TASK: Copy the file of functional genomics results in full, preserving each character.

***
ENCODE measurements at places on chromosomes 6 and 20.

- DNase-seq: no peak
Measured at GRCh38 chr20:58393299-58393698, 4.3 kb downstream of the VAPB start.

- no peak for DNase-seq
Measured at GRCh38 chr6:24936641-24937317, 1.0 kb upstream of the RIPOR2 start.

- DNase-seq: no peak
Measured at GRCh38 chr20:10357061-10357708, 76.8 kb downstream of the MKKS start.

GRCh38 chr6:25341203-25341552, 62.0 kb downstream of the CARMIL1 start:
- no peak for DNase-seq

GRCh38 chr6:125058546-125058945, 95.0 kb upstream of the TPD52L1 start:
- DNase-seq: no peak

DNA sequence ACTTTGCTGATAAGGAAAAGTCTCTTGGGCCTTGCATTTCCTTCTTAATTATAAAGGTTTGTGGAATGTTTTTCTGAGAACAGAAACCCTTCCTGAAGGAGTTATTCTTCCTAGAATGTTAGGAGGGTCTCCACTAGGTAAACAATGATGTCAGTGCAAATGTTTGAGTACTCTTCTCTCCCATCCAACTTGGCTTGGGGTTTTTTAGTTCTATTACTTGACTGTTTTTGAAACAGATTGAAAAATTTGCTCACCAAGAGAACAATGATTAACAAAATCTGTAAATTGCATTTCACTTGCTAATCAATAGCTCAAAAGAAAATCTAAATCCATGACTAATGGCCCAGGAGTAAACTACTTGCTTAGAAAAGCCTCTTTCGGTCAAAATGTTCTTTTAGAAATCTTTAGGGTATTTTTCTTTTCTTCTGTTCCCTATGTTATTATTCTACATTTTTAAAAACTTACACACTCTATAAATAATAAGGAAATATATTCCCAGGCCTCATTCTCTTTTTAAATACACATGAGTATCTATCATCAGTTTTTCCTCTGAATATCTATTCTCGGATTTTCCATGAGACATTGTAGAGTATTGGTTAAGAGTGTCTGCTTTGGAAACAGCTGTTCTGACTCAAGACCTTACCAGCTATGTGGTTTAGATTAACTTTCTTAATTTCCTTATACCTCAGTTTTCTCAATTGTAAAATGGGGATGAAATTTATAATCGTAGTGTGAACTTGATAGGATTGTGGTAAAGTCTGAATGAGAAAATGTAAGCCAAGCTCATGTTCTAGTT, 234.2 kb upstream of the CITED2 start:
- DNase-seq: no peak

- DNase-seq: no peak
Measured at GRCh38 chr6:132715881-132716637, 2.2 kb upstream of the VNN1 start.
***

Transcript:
ENCODE measurements at places on chromosomes 6 and 20.

- DNase-seq: no peak
Measured at GRCh38 chr20:58393299-58393698, 4.3 kb downstream of the VAPB start.

- no peak for DNase-seq
Measured at GRCh38 chr6:24936641-24937317, 1.0 kb upstream of the RIPOR2 start.

- DNase-seq: no peak
Measured at GRCh38 chr20:10357061-10357708, 76.8 kb downstream of the MKKS start.

GRCh38 chr6:25341203-25341552, 62.0 kb downstream of the CARMIL1 start:
- no peak for DNase-seq

GRCh38 chr6:125058546-125058945, 95.0 kb upstream of the TPD52L1 start:
- DNase-seq: no peak

DNA sequence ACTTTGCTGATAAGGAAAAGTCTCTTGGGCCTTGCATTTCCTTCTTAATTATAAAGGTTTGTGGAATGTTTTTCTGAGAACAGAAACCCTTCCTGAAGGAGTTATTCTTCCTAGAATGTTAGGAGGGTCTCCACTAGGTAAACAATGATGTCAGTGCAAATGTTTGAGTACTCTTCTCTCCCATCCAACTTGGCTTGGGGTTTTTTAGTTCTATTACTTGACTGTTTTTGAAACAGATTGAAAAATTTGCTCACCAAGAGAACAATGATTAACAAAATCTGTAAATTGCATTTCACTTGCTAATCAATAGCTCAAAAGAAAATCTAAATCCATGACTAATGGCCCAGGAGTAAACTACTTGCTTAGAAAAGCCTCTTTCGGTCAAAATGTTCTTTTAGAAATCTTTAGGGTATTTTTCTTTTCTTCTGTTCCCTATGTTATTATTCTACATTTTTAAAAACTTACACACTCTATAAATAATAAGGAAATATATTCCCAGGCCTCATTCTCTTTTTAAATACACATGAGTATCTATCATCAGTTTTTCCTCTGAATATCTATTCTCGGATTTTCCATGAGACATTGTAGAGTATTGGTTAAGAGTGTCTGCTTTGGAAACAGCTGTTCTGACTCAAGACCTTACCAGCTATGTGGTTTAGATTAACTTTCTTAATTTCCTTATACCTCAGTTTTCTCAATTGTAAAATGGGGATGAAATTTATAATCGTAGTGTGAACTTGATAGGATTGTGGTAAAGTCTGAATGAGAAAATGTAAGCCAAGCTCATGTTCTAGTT, 234.2 kb upstream of the CITED2 start:
- DNase-seq: no peak

- DNase-seq: no peak
Measured at GRCh38 chr6:132715881-132716637, 2.2 kb upstream of the VNN1 start.